He sleeps seven to nine hours a night — with special thanks to his wife, Laura, since they have two children — and takes a two-hour nap on Fridays (almost always from 3 to 5 p.m.) to help him be in top shape for the weekend’s game.
Weatherford’s diet, too, is a study in precision. He eats about 200 grams of protein a day (the Food and Drug Adminstration’s daily recommendation is 50 for a 2,000-calorie diet), loading up on scrambled egg whites, bunless turkey burgers and lean-ground-beef lasagna. If he and his wife go to a swanky restaurant in Manhattan, he often eats beforehand, then has a salad, “while my wife — who is 5-7, 110 pounds and works out like twice a year — crushes a steak,” Weatherford said. “She’s amazing.”
Weatherford’s discipline, though — and his ability to avoid his biggest temptation, a loaded hamburger from Red Robin — has been rewarded. At the end of his off-season program, Weatherford was able to leg-press 1,000 pounds 12 times; he could squat 475 pounds; he could bench-press nearly 400 pounds. The totals are particularly remarkable when you consider that Weatherford had surgery last year to correct an irregular heartbeat.
While other Giants players may be able to lift more — defensive tackle Linval Joseph and right guard Chris Snee are generally regarded as the leaders in that category — there seems to be a consensus among the team that no player does more in his weight class than Weatherford.
“Have I ever seen a punter work out like him?” Tuck said, repeating a question. “I’m not sure I’ve ever seen a player work out like him.”
Morstead, although slightly bigger, is similarly focused. A third-year punter, he doesn’t “run like a gazelle” the way Weatherford does, he said, but his weight loads may be even more impressive: he routinely bench-presses 400 pounds and integrates Olympic-style lifts, like the power clean, into his workout.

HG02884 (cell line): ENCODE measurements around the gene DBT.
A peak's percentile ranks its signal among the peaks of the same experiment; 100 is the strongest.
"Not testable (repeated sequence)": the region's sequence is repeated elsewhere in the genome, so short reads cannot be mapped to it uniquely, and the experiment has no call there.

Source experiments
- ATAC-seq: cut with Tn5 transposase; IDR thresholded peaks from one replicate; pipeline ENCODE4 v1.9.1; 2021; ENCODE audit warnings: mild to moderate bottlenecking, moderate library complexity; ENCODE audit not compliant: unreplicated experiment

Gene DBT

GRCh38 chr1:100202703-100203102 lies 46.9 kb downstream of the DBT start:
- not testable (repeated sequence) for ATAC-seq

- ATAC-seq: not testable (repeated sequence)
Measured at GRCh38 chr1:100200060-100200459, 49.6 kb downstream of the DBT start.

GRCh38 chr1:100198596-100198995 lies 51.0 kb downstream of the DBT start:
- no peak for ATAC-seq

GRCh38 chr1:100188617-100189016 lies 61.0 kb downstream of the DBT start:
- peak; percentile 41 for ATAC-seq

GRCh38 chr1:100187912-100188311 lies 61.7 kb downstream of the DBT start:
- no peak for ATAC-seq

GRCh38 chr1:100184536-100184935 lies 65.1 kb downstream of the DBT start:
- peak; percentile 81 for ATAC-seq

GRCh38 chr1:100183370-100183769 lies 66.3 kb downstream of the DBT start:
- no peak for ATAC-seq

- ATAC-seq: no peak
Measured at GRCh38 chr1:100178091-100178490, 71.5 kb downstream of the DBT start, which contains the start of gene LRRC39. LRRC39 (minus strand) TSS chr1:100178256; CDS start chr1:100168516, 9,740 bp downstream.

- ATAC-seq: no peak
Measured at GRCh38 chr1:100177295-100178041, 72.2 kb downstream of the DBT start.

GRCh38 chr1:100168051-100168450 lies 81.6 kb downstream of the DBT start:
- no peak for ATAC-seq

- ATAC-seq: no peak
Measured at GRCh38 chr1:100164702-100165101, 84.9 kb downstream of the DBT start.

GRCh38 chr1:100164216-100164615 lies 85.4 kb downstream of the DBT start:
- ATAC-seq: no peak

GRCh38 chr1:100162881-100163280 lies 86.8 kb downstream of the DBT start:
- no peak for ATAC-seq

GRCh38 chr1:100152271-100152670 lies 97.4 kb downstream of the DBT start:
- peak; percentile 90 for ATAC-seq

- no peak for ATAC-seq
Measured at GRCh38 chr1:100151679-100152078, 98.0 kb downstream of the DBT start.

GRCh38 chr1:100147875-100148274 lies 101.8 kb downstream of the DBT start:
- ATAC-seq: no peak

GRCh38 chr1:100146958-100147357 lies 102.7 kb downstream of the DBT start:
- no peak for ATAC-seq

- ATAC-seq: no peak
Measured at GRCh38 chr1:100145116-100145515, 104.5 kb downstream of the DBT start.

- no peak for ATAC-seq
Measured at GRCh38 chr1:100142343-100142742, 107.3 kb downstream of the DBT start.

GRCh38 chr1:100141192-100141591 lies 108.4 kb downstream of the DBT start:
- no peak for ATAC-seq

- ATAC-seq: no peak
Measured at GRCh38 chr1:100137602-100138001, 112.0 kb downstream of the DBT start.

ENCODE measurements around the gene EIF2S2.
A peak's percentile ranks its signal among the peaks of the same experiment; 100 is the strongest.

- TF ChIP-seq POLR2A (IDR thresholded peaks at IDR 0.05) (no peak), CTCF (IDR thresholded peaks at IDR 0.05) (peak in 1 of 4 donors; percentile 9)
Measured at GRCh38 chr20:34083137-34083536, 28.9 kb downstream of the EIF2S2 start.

“We’re just gym rats,” Morstead said. “Just because you’re a punter doesn’t mean you can’t be a gym rat, too.”
Weatherford surely agrees. Fitness is just a constant part of his life, he said, and one of the more recent examples came last July, when Weatherford was in Chicago for the wedding of a college teammate at Illinois, defensive back Kyle Kleckner.
The day before the wedding, Weatherford, Kleckner and a group of other friends were lounging around the pool. There was suddenly a discussion — “I’m not even sure how it came up,” Weatherford said — about whether the spry and nimble Weatherford could replicate the famous Jean-Claude Van Damme stretch in which he did the splits, with his legs splayed out on chairs.
“I’m game, so I tried it,” Weatherford said. “When I didn’t blow out my groin, I thought, ‘This could be pretty cool to do in the magazine.’ So I did it again for the photo shoot.”
Morstead, who said he hoped to work out again with Carney and Weatherford next off-season, just laughed when he saw the magazine photo.
“I may be able to lift similar to Steve, but I can’t do that,” he said. “If some magazine wants to make me an offer, I’d be happy to hear it, but I sure won’t be in the shredded issue the way Steve was. He’s just crazy.”
By | Sam Borden